We then drove along the old Roman road between Amiens and Peronne to Heath Cemetery where Kiera had three commemorations, including her own great grandfather, Thomas Walker, and 2 indigenous soldiers who both won the Military Medal, Harry Thorpe and William Rawlings.
Today when I started my commemoration I really believed I would be able to finish without getting emotional . But getting to the point about where Thomas James had died I really started to feel the emotion he felt and I was overcome with a sense of pride and closure. I will hold that moment close to my herat forever.
A quick -turn and the back toward Amiens, passing the crash site of the Red Baron, and the 3rd Divisional Memorial, stopping at Dernancourt for our final commemoration of the day. We also visited the school in this small village, which like the school at Villers-Bretonneux was rebuilt with money from school children, this time South Australian. The hall is known as the Pavilion Adelaide and the connection extends to the suburb on the Lower North east Rd in Adelaide with the same name.
This morning we were at Villers Bretonneux cemetery and memorial to our missing Australian soldiers. I was standing looking at names on the walls and was overcome by a sense of peace. With the sun shining and the birds singing to see my daughter commemorate her soldier was a very moving moment. I had a sense of connection to her soldier.
The most beautiful, peaceful place in the world – April 2015…One hundred years prior this place would have been hell on earth.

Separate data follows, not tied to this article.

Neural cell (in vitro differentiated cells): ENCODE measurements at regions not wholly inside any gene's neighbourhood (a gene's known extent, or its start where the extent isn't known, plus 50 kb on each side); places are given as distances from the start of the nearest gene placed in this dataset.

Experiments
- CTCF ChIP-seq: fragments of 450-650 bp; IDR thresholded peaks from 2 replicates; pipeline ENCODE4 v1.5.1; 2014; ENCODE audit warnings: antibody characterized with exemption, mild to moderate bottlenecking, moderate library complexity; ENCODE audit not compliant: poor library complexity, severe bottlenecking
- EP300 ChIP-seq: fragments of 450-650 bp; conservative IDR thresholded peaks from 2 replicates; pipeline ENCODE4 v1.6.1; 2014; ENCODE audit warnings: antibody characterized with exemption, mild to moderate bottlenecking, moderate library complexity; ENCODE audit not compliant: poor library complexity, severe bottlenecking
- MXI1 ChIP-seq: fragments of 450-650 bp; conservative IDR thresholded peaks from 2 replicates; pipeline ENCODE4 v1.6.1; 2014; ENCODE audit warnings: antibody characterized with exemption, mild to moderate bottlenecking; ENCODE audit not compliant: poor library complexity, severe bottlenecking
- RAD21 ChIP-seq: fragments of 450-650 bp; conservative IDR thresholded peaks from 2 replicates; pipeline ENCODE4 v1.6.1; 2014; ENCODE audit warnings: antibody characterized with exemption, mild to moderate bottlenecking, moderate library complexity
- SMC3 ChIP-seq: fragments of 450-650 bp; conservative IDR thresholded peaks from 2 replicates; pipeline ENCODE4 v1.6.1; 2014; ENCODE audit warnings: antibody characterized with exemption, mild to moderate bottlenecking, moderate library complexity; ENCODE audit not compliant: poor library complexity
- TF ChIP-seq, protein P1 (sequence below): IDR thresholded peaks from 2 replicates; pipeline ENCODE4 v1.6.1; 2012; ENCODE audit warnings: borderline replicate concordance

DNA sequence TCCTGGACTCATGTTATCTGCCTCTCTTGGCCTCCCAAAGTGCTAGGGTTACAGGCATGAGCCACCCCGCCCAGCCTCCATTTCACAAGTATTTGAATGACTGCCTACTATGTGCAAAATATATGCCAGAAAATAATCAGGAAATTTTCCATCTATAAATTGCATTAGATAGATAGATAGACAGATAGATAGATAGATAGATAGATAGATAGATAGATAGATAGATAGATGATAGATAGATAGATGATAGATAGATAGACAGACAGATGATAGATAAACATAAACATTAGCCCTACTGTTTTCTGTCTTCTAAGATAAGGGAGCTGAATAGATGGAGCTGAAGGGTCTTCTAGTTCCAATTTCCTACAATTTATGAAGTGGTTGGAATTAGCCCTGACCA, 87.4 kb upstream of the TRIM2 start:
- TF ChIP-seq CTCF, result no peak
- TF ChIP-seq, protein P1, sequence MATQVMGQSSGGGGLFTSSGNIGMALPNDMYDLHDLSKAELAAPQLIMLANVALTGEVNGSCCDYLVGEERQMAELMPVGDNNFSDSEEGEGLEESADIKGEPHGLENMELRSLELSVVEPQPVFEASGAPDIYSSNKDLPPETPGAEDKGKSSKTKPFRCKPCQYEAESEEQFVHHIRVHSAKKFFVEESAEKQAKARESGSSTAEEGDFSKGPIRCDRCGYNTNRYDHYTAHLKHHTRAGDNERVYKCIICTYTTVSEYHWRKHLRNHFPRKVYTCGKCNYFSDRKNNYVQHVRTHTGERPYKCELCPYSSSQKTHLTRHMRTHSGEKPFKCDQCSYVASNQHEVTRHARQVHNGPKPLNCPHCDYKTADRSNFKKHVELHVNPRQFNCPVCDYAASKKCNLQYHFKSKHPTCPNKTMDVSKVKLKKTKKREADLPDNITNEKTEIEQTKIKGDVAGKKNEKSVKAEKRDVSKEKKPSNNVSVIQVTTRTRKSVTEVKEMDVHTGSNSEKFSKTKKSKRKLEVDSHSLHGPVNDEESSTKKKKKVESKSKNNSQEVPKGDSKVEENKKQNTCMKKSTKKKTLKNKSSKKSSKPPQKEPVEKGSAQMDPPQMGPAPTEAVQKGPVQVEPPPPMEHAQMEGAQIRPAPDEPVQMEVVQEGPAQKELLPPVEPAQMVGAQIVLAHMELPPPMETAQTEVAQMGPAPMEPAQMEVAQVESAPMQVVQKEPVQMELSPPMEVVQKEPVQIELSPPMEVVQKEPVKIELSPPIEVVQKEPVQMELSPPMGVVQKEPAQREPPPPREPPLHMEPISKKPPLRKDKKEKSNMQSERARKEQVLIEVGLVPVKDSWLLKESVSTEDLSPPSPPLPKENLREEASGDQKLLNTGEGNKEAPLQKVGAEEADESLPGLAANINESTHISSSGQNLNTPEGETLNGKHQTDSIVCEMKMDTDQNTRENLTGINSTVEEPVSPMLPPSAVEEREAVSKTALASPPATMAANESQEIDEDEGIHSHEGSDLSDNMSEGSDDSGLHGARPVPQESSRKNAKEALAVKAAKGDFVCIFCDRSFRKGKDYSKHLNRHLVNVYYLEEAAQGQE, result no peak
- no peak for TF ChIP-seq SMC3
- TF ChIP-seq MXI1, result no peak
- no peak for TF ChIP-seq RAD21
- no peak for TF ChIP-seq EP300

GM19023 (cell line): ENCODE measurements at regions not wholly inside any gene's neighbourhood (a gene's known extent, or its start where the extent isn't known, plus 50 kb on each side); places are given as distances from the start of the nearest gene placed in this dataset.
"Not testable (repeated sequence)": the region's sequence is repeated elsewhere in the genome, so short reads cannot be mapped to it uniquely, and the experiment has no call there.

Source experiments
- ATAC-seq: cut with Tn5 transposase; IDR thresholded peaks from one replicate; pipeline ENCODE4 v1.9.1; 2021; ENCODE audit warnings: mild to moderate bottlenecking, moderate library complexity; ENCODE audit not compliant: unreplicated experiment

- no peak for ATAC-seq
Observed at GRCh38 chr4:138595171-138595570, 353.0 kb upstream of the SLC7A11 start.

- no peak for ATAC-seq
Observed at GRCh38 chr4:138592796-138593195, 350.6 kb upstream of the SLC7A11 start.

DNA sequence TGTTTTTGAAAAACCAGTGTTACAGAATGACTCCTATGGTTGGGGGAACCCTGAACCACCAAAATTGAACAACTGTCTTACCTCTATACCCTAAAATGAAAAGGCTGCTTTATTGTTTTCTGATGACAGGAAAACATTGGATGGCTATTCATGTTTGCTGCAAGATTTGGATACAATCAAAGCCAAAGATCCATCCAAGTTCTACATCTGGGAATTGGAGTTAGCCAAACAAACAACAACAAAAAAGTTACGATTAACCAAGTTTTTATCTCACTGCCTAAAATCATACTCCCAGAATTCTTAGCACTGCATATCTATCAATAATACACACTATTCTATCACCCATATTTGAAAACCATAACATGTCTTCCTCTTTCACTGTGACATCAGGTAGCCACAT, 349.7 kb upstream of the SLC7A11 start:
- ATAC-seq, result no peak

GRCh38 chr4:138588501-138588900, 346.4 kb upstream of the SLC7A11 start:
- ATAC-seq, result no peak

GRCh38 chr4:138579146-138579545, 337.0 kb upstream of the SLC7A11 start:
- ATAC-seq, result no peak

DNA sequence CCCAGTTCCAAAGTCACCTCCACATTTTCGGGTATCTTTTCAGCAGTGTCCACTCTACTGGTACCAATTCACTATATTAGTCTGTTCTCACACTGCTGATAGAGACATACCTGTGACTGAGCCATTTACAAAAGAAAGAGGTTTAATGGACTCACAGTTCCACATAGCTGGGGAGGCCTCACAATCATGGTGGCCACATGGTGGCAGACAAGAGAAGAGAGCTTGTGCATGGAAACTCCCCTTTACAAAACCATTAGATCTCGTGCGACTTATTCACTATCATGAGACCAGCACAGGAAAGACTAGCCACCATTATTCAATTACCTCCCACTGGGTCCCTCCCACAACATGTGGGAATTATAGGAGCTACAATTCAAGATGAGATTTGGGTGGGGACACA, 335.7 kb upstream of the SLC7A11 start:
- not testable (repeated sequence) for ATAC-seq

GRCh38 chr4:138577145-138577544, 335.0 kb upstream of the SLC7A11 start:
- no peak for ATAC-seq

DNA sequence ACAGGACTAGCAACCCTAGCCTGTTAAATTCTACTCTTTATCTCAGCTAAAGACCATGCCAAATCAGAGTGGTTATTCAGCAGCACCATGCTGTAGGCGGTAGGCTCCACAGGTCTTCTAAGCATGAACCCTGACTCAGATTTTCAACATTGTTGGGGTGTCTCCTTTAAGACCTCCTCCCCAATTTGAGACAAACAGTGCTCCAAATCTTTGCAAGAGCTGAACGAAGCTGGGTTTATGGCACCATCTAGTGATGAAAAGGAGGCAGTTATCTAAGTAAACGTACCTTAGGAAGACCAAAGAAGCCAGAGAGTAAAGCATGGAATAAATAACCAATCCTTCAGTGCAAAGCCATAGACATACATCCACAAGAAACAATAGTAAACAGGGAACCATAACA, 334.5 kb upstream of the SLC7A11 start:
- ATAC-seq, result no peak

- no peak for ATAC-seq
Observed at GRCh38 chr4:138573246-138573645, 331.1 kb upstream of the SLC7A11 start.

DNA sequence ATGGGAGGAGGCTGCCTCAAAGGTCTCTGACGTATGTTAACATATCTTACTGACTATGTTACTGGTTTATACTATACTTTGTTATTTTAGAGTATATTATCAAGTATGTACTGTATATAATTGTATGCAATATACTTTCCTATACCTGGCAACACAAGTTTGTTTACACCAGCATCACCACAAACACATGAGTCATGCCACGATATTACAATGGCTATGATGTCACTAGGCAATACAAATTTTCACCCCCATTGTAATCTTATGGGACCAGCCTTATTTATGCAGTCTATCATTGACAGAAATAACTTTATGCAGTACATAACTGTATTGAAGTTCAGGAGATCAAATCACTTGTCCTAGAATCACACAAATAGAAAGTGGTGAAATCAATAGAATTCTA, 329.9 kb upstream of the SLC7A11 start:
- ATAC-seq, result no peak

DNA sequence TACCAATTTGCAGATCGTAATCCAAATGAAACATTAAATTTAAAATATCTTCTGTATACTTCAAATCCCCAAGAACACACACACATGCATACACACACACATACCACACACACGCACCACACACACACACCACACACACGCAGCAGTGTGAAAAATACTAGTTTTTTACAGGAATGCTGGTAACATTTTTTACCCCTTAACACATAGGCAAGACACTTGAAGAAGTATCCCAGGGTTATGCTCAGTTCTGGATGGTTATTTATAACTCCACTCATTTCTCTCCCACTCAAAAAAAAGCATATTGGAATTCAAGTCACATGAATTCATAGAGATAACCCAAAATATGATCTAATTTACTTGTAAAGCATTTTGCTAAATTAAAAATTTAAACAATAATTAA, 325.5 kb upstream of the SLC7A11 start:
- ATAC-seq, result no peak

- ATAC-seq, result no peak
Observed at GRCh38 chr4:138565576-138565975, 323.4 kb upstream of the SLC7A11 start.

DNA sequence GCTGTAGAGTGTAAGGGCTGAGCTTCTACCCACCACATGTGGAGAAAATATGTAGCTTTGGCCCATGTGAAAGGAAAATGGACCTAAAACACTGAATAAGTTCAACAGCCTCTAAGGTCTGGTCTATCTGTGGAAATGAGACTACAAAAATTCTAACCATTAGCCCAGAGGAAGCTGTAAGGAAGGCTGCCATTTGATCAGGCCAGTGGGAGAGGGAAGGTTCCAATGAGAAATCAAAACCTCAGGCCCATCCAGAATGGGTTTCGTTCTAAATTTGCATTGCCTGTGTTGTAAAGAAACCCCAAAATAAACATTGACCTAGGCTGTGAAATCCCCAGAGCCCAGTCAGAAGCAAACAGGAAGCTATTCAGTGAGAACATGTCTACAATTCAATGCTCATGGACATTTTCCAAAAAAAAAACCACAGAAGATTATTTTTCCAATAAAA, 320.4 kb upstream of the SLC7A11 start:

Today I commemorated a very important soldier named Gordon Rigney. Reading about his story was very special and I was more than proud to have commemorated him today. This was my highlight.
Today listening to a few people doing their commemorations was so inspiring and emotional to listen to. I’m keen to do my commemoration but am feeling really nervous about talking in front of a lot of people . However I am going to do it for Cyril.
A man a soldier
One of Australia’s best.
Young…fit…your whole life to live
Foreign shores, duty called you went to war.
Now you lie in foreign ground
The guns now silent not a sound.
The wind among the gravestones forever whispers
We will not forget.
Tamara Mcenteggart- Larsen
The faith and courage it would have taken to do this. This is why I came. To bring a little of my peace and memories…peace given by them. I want to give them what they left behind. I want them to know that their sacrifice, their name and their stories have not been forgotten …that we will remember them.
‘Distance divides but memory clings…RIP’
This makes me think about how far from home these young men were. So young and possibly the first time away from home. They left their families, their loves, their friends, work peace and security …everything they knew and cherished they left behind never to use it again.
‘Father in thy gracious keeping leave we now our loved one sleeping’.
This is such a beautiful statement because it gets me into a deep thought about how the family was feeling when they got the message saying their loved one had passed away.
Today we heard the stories of 3 soldiers at Villers-Bretonneux by 3 young women:
As the crisp air hit us so did the harsh reality of this devastating war and how unfair it really was 100 years ago.
Losing your friends, brothers, fathers, husbands...
Quite often I ask myself, How did they possibly deal with the losses.
We hear such large numbers of soldiers who were wounded, killed and missing - but that doesn't really hit you until you are over here, standing on the grounds that hold thousands of the spirits of the missing, the blood from the wounded and the cries from fellow soldiers.